Good morning™, everyone!
Tracy is typing up reports on the old manual typewriter. I also like the sharp thing with papers on it on the desk of the guy that give directions. I’m not sure what that is called, but I know they used to be common. “Detective Dick Tracy” on the door is more appropriate than “Major Crimes” that we saw yesterday, which was a bit of a retcon for that time period, as a couple of people pointed out yesterday.
For anyone not familiar with the Nero Wolfe books, Archie Goodwin was Wolfe’s assistant who did most of the investigating outside the Wolfe’s home office, since Wolfe rarely left home, especially not for work purposes.
“Although his job title is Wolfe’s secretary and chauffeur, Archie is effectively Wolfe’s partner in the detective business, and the stories often contrast his middle class streetwise persona with Wolfe’s aristocratic intelligence. In at least one of the novels, it is stated that Archie holds a private investigator’s license.” (https://en.wikipedia.org/wiki/Archie_Goodwin_(character))
It is not a reference to the famous Archie Goodwin of DC and Marvel comics, who was born almost 3 years after the character of Archie Goodwin first appeared in a Nero Wolfe novel. The coinciding names resulted in an amusing story:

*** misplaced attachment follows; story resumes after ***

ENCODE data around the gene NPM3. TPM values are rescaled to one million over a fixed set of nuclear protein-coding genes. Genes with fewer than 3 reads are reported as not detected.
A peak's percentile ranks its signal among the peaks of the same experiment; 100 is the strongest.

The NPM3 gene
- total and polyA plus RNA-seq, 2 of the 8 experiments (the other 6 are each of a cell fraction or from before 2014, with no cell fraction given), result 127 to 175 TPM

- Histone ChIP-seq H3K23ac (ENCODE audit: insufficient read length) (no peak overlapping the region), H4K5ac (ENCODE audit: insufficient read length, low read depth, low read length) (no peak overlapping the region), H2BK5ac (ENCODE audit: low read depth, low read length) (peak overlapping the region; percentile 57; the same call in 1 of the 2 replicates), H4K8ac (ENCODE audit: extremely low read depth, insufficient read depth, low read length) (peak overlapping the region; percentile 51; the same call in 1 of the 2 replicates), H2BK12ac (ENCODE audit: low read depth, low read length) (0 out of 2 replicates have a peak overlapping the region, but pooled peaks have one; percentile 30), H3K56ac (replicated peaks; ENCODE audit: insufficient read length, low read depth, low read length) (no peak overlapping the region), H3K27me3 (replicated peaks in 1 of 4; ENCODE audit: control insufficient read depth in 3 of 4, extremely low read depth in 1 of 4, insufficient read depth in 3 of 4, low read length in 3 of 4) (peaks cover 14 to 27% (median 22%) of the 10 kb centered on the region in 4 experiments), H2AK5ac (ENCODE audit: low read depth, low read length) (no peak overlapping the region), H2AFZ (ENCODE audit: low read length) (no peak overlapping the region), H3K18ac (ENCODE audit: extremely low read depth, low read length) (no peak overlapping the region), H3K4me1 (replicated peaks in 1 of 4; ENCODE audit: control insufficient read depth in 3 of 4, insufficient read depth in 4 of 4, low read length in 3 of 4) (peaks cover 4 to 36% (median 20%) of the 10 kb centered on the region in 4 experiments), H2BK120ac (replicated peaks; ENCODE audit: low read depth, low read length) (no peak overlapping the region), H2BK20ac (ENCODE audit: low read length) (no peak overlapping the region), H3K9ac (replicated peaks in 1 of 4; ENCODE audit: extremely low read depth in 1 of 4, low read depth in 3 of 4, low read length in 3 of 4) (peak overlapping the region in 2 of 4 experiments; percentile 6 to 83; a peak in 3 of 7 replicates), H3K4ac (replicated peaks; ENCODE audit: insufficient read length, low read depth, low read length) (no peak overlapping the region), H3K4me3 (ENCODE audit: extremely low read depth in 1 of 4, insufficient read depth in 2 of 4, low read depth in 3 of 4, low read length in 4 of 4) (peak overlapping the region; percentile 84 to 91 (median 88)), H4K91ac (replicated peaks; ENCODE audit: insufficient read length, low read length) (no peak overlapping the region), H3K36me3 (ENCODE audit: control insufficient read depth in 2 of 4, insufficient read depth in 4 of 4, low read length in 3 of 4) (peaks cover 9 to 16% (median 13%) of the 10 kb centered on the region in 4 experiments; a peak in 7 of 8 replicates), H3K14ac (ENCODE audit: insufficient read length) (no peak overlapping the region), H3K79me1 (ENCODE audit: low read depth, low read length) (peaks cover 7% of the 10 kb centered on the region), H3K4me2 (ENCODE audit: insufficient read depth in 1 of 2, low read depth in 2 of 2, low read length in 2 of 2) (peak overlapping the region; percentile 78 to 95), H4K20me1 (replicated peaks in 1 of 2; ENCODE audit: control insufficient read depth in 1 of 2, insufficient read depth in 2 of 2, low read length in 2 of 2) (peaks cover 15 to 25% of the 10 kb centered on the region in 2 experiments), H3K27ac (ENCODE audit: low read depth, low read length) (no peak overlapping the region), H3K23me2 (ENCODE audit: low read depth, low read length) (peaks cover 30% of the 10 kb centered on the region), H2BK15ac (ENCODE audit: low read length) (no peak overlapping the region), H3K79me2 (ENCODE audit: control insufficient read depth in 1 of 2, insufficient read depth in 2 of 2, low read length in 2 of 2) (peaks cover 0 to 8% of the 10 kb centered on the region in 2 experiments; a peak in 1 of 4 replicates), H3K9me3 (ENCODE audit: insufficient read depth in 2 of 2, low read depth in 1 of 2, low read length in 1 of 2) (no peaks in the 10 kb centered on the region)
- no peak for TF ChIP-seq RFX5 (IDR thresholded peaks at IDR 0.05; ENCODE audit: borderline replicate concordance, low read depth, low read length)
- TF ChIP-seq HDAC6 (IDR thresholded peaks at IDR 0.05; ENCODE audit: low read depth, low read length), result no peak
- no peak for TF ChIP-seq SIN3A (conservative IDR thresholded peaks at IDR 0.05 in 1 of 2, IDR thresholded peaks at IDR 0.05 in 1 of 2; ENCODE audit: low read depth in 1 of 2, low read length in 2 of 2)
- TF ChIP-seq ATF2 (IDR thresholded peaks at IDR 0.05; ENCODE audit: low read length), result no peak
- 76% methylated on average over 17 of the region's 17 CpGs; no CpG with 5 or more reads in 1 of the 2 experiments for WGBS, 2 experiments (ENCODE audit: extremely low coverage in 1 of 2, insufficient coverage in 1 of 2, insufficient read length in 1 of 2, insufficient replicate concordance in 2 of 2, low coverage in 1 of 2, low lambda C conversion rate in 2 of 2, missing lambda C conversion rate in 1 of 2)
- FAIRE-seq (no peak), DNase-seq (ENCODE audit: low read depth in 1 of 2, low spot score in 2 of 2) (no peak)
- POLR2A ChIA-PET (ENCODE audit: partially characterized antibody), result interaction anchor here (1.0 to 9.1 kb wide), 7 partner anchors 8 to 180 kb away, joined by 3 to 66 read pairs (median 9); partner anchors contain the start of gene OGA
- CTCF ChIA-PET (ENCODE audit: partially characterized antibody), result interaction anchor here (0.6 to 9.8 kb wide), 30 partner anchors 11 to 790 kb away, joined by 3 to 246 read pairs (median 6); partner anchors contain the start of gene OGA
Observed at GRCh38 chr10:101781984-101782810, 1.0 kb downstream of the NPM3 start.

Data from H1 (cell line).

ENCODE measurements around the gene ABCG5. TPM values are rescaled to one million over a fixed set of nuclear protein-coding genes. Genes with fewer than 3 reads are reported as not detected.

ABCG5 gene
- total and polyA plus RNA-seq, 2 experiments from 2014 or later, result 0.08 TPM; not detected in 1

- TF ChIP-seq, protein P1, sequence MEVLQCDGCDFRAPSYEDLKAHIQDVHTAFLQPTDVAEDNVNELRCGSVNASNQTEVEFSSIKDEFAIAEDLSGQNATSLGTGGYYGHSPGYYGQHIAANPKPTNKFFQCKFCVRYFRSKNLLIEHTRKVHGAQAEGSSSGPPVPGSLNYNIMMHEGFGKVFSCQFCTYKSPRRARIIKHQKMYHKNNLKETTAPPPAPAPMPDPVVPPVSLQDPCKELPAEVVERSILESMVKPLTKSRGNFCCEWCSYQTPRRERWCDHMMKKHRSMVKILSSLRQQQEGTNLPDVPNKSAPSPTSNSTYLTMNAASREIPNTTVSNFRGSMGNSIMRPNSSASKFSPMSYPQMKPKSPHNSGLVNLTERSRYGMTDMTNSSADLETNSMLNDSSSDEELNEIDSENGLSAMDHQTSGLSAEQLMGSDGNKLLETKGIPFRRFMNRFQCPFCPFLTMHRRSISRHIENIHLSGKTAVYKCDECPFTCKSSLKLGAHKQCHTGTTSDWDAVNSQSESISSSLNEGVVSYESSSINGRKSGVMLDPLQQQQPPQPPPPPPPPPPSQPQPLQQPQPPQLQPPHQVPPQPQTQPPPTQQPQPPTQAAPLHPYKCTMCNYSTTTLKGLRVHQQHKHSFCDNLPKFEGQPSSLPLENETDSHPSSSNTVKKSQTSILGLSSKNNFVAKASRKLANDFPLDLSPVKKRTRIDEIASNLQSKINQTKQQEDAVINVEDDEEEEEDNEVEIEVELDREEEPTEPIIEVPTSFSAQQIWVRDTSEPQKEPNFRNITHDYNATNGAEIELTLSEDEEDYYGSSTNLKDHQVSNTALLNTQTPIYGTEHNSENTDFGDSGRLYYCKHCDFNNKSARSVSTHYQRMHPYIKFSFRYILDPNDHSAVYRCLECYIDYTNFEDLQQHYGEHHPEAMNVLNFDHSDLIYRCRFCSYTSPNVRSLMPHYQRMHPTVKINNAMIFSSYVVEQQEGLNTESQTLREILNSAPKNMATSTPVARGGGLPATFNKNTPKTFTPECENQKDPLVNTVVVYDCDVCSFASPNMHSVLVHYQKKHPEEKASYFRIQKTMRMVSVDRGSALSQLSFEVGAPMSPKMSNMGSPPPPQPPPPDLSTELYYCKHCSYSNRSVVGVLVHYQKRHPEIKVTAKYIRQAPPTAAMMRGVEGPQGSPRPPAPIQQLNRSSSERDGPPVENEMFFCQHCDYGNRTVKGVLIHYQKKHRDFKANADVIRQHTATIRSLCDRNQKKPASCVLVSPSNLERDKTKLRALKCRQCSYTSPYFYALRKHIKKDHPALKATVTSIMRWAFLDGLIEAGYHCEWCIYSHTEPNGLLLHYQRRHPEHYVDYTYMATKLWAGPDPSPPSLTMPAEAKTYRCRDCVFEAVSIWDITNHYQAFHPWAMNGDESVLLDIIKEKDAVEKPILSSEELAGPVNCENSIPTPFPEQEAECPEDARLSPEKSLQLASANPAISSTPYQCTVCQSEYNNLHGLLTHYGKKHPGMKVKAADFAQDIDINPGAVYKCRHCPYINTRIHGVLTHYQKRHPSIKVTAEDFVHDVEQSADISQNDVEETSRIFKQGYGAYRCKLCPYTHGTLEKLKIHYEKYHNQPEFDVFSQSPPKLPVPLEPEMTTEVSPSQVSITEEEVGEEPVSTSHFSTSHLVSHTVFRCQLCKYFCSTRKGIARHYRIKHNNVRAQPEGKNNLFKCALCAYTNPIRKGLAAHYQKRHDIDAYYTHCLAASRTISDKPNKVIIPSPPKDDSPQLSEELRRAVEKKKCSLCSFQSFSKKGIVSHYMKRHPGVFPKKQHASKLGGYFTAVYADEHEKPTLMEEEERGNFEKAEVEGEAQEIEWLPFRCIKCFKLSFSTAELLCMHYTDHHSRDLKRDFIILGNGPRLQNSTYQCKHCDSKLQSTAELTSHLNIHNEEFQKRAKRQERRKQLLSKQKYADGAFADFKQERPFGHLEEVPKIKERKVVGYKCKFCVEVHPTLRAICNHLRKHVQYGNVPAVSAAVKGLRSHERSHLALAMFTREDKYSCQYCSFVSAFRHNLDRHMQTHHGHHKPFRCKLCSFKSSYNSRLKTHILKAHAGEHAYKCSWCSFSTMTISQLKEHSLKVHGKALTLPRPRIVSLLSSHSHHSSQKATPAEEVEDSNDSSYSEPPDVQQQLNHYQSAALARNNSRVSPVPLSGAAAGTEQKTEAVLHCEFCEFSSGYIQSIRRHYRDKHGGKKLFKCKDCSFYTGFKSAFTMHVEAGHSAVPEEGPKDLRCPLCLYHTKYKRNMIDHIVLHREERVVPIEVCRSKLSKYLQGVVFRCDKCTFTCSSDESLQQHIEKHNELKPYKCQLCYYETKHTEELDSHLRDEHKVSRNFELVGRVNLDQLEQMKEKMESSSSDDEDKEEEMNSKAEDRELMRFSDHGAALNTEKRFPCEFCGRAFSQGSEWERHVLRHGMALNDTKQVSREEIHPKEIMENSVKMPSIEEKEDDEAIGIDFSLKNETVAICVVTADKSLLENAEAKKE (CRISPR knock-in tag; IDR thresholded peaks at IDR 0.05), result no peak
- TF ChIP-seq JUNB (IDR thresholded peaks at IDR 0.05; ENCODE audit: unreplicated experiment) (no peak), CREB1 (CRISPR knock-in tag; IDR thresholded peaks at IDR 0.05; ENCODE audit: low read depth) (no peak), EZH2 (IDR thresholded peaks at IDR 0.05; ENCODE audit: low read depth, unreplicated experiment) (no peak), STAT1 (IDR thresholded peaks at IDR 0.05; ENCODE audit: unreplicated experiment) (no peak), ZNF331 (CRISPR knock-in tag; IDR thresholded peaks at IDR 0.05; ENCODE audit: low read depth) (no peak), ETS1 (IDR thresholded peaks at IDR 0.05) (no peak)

Ellery Queen’s Mystery Magazine "warned him he could not use Archie Goodwin as a pen name because it was a Rex Stout character in the Nero Wolfe books. According to Goodwin’s wife Anne T. Murphy, the magazine’s editors “then were so delighted when he wrote back to say that it was his real name that they used the anecdote as the introduction to the story, which ran in the July 1962 issue.” (https://en.wikipedia.org/wiki/Archie_Goodwin_(comics))
The Archie character may well be modeled after Timothy Hutton who played him in the 2001 TV series that ran on A&E:
July 27, 2017
September 11, 2017
October 25, 2017